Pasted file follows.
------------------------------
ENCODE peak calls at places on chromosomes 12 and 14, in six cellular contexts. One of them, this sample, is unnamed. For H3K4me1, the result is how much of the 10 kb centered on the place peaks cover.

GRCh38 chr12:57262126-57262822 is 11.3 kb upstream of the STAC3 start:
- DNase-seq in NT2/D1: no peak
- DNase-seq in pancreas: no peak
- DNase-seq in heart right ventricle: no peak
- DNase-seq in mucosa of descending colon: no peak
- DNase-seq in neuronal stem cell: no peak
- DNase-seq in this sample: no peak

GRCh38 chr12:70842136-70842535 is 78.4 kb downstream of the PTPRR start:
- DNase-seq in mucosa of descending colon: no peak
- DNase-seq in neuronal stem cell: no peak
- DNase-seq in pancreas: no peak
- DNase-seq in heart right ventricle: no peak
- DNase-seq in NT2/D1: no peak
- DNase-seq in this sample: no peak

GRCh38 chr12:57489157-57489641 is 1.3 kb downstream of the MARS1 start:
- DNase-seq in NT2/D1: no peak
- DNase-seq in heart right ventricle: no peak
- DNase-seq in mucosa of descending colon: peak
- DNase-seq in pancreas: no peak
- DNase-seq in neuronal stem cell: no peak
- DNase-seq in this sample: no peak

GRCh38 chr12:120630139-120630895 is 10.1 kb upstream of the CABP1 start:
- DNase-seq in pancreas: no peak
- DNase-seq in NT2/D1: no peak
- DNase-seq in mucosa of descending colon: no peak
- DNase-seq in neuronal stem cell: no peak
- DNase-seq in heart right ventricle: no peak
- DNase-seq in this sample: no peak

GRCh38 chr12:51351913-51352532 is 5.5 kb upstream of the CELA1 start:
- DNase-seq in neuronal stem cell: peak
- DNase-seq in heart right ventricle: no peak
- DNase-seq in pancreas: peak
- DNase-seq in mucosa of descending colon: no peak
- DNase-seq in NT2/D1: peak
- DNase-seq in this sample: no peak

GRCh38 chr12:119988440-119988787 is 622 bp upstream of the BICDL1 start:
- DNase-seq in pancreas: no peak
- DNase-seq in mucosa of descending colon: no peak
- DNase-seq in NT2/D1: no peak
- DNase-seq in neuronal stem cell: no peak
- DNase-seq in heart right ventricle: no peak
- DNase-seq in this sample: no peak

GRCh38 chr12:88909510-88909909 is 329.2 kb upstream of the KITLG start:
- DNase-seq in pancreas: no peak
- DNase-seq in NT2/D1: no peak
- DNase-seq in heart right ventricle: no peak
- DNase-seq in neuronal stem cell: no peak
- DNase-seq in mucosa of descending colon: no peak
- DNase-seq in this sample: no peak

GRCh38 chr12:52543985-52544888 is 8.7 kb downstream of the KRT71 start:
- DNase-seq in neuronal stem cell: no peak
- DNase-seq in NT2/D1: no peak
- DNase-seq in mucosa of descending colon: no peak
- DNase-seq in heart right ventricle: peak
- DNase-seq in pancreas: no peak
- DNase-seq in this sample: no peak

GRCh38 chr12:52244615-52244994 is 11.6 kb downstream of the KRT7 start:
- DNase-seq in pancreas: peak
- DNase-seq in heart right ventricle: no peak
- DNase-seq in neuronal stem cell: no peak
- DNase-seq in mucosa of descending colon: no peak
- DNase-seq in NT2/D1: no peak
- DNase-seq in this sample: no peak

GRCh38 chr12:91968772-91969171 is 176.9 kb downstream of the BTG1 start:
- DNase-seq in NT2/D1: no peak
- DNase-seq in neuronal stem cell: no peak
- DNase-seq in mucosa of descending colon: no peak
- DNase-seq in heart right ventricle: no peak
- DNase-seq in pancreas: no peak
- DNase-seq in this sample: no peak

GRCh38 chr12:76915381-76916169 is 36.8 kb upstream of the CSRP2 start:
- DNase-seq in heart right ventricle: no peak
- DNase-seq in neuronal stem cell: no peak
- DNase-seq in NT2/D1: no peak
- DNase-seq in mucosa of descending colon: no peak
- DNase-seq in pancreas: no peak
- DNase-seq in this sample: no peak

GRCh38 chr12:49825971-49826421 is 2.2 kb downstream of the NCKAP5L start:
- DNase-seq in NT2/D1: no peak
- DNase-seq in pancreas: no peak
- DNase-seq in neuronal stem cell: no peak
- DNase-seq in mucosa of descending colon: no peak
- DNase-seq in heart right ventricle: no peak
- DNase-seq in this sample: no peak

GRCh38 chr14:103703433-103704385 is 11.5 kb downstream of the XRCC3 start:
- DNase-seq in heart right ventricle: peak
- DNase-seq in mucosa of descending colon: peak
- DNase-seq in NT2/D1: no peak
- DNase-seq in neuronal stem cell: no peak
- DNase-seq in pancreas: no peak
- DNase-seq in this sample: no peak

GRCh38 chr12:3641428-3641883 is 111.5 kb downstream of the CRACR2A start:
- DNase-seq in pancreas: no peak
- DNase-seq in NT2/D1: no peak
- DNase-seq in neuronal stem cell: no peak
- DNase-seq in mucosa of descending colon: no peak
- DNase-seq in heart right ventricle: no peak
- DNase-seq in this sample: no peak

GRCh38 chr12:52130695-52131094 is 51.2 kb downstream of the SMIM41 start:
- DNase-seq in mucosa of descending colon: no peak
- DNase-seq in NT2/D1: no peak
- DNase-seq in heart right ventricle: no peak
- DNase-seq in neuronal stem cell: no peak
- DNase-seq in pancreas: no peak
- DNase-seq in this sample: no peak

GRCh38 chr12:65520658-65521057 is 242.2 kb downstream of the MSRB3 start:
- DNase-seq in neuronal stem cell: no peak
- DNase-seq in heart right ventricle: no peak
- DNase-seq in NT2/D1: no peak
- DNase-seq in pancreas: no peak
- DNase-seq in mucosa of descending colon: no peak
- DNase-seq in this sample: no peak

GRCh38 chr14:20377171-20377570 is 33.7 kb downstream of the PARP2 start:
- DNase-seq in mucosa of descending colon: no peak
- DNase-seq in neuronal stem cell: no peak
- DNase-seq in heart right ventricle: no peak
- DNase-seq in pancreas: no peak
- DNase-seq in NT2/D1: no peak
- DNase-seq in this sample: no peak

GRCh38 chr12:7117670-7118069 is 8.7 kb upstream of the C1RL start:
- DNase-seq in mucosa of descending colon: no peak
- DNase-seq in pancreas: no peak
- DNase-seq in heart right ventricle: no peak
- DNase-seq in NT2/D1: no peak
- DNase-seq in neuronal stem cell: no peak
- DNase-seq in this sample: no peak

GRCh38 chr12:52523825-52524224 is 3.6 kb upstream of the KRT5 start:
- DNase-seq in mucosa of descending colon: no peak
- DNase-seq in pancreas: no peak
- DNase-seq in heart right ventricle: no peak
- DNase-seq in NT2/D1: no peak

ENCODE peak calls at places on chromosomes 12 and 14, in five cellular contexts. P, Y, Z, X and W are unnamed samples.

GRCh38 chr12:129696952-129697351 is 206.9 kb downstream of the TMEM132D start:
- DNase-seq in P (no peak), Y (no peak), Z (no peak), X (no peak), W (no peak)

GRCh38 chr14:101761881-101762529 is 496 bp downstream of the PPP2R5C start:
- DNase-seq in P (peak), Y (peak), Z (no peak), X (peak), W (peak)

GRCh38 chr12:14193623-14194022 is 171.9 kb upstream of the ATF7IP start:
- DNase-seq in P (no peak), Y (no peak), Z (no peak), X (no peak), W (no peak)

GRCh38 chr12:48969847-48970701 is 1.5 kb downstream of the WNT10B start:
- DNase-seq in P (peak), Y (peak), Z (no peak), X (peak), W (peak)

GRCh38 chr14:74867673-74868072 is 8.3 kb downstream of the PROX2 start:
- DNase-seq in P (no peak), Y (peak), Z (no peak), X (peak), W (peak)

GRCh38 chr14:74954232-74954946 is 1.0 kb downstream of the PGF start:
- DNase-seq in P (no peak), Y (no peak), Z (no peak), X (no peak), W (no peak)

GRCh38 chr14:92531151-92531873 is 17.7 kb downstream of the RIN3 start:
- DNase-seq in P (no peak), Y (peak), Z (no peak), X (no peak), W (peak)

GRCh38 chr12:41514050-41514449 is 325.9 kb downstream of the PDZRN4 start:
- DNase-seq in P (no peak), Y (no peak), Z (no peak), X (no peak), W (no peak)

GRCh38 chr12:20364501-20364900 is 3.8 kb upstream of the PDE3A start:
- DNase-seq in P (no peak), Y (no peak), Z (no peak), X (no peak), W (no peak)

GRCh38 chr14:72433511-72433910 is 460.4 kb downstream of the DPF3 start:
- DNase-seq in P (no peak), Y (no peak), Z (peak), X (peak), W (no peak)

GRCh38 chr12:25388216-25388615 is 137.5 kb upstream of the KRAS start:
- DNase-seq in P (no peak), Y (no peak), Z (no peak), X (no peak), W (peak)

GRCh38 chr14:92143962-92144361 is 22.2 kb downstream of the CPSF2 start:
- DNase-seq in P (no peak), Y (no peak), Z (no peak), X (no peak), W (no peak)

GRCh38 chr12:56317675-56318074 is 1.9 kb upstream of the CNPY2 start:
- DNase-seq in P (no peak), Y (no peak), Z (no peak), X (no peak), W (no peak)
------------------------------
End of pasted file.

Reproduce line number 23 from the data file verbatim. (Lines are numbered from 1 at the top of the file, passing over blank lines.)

GRCh38 chr12:120630139-120630895 is 10.1 kb upstream of the CABP1 start: